HTS Moderator , Reviewer
Title: X-Men Apocalypse
HTS Overall Score:87
I’m surprised that the “X-Men” franchise has been able to pull itself out of complete annihilation after the decidedly mediocre “X3” and the abysmal spinoff, “X-Men Origins: Wolverine”, which pretty much put the franchise into a tailspin with no hope of ever getting out as Fox pretty much cancelled all its upcoming spinoffs after that debacle. The idea to reboot the cast and start them out back in the 1970s was a risky move with “X-Men: First Class”. Still, it worked out well and the new cast seems to have found a new following, but the cry for the director and creator of the first two films that launched the series was too great and Bryan Singer was called back to do “Days of Future Past” which acted as a hybrid film, blending the cast of the original 3 and new film in a great sendoff to the fan favorites. Now a short couple of years later and we have him directing the 4th film of the six movie pack, with decidedly weaker results than “Days of Future Past”
It’s been 10 years since Magneto (Michael Fassbender) had tried to kill the President of the United States and Wolverine had gone back in time to stop the complete and utter destruction of the mutant (and human) race. Now we’re in the 80s and Charles Xavier is set on turning his school for the gifted into a full time gig. All is going swimmingly until Moira Mactaggert (Rose Byrne) witnesses a strange hidden ceremony in modern day Egypt that brings rise to one of the most terrifying mutants ever known. En Sabah Nur (Oscar Isaacs). En Sabah Nur is the world’s FIRST mutant, and has survived using his celestial armor that he acquired from aliens thousands of years ago (not shown in the movie sadly) and the ability to transfer himself into a new body when his gets old. He is the harbinger of death, the destroyer of worlds, and every thousand years or so he awakens from his slumber to cleanse the earth through fire, and let it rebuild itself. Well, most of this explained in the movie, but sadly it is very minimal compared to the actual comments. Something I was a tad frustrated with.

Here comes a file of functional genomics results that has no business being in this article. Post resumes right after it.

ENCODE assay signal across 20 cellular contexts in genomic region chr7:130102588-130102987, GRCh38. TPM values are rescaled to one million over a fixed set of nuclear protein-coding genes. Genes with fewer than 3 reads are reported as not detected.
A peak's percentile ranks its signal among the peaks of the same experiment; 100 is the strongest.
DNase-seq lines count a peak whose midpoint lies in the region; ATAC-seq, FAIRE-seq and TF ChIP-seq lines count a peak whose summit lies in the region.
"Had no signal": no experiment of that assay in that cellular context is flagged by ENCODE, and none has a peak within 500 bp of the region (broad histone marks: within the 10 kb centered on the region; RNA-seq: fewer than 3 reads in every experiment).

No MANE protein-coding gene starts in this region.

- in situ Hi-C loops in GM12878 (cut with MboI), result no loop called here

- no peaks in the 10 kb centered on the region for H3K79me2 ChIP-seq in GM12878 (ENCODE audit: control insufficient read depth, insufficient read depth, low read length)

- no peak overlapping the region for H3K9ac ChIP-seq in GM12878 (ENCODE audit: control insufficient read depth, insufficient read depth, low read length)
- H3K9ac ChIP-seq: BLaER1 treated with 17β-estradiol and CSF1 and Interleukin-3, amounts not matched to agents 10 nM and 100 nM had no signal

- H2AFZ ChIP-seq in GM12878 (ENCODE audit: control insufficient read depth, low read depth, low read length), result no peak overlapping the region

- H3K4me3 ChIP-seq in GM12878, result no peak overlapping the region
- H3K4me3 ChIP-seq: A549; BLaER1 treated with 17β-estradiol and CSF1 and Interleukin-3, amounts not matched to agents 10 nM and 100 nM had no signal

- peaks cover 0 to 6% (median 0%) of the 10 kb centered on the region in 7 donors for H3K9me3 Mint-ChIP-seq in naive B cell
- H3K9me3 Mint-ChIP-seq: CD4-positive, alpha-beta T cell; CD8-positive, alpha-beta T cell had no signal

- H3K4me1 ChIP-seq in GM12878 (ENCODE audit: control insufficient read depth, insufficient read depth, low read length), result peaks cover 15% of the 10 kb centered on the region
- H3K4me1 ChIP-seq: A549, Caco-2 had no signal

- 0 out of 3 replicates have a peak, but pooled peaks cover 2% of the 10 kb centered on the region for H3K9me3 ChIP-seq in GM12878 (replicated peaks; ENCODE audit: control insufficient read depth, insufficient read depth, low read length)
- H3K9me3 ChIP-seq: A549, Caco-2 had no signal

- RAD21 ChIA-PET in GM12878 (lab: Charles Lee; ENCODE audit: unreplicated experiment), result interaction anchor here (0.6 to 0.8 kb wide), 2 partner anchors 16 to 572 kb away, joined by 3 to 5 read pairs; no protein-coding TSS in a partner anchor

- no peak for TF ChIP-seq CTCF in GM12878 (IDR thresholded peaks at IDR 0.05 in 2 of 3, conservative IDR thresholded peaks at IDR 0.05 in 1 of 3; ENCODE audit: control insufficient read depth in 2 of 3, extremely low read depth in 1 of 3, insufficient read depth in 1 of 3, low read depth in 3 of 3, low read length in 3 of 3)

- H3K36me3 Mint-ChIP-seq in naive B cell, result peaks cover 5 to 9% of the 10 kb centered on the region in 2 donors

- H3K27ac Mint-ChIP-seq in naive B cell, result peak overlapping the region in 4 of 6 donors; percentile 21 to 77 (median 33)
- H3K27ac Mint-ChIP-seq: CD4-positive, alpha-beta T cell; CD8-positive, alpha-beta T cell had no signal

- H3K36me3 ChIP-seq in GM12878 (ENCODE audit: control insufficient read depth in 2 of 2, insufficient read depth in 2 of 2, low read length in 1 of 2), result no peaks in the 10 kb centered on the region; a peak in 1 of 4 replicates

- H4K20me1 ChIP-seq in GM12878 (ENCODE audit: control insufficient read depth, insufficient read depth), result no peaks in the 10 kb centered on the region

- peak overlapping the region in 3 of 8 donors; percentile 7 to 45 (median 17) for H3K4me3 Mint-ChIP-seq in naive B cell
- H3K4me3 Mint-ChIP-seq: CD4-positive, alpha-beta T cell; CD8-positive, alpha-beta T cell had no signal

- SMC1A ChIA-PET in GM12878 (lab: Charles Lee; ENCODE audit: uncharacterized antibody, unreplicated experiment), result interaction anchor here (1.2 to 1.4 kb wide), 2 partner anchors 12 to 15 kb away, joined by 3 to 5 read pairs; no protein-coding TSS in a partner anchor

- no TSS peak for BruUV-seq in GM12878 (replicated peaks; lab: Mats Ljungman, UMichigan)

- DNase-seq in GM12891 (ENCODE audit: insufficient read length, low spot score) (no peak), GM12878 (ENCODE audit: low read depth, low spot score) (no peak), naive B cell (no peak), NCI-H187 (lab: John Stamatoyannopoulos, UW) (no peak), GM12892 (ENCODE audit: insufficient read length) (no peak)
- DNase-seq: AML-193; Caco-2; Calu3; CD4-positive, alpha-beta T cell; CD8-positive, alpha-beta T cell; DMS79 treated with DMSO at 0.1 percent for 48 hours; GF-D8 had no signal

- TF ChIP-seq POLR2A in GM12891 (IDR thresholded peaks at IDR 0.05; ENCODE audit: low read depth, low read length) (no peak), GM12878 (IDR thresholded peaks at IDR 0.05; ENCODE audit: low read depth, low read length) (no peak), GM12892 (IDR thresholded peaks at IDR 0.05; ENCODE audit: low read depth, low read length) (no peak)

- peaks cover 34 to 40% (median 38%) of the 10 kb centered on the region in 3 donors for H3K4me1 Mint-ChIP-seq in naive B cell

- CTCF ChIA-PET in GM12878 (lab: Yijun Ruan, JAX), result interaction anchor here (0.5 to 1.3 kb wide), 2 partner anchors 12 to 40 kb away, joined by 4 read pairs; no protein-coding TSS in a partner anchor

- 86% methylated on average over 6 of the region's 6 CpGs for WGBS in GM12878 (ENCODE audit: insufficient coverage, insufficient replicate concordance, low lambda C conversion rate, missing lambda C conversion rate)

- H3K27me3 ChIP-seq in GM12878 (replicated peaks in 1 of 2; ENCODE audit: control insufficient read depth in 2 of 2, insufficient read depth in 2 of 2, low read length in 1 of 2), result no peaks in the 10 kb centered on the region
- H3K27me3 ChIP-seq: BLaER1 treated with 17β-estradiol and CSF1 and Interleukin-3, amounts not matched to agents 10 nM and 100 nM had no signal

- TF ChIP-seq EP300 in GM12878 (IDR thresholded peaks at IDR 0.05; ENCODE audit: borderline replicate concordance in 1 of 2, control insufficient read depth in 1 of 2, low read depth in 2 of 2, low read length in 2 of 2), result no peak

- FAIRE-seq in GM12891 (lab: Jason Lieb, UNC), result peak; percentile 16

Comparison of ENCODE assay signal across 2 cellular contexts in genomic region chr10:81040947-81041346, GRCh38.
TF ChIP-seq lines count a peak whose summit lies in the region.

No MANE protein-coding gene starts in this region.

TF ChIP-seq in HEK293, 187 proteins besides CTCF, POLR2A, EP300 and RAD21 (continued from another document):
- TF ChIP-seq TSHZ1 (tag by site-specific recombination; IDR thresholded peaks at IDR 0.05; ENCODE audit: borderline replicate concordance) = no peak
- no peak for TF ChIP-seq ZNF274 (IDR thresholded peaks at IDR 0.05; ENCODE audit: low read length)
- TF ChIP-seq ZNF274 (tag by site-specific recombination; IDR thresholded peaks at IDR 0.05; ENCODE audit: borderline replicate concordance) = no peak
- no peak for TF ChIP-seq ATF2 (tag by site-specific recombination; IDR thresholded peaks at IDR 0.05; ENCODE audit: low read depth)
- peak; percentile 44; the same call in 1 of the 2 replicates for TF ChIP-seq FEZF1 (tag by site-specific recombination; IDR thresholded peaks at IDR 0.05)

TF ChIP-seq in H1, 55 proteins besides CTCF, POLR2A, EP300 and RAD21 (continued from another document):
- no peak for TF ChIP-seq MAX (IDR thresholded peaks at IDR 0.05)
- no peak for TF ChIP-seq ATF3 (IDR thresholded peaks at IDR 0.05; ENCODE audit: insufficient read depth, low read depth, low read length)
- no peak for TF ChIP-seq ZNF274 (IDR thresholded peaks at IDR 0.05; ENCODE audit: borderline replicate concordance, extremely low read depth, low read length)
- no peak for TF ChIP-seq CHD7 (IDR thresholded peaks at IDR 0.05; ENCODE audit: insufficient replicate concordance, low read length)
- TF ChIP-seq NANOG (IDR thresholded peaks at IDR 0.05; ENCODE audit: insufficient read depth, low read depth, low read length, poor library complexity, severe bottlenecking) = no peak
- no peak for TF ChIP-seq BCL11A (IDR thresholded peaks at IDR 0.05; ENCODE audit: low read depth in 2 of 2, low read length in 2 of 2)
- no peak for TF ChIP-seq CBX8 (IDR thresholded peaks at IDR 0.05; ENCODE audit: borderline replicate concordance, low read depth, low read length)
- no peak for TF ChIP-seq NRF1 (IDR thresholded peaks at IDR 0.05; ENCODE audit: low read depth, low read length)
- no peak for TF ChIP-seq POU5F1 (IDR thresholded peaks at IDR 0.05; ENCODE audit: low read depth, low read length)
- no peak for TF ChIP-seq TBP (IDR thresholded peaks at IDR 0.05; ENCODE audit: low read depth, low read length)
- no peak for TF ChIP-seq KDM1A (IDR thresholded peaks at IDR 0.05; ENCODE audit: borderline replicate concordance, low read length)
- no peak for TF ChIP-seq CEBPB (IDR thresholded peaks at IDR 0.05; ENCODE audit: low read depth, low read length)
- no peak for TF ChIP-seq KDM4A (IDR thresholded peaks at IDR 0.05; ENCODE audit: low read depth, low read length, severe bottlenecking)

With En Sabah Nur (nicknamed Apocalypse by our trust ex-X-Men) on the loose it’s only a matter of time before Charles and the rest of the mutant forces band together and wipe out the enormous threat. Mystique (Jennifer Lawrence) has already answered to the call, but Magneto has fallen under the spell of Apocalypse and become one of his four horsemen (4 mutants that the godlike being tweaks their powers to the max so as to create incredibly powerful minions) and being seemingly invincible makes for an enemy that very well may doom all of humanity for another dark ages.
[img]http://www.hometheatershack.com/gallery/file.php?n=81321[/img]“X-Men: Apocalypse” happens to be the most similar feeling film to Bryan Singer’s earlier X-Men movies, with a decidedly comic book feel to it. The villain is perfectly hammy (with a fantastic actor under a TON of makeup), showing off his mustache twirling and evil plan with glorious gusto. The inclusion of a new cast of old faces make for a great time too. Newcomers Cyclops (Tye Sheridan), Storm (Alexandra Shipp), Angel (or Archangel here, played by Ben Hardy) and Jean Gray (Sophie Turner) bring back the characters that we all know and love, albeit in an odd way at times.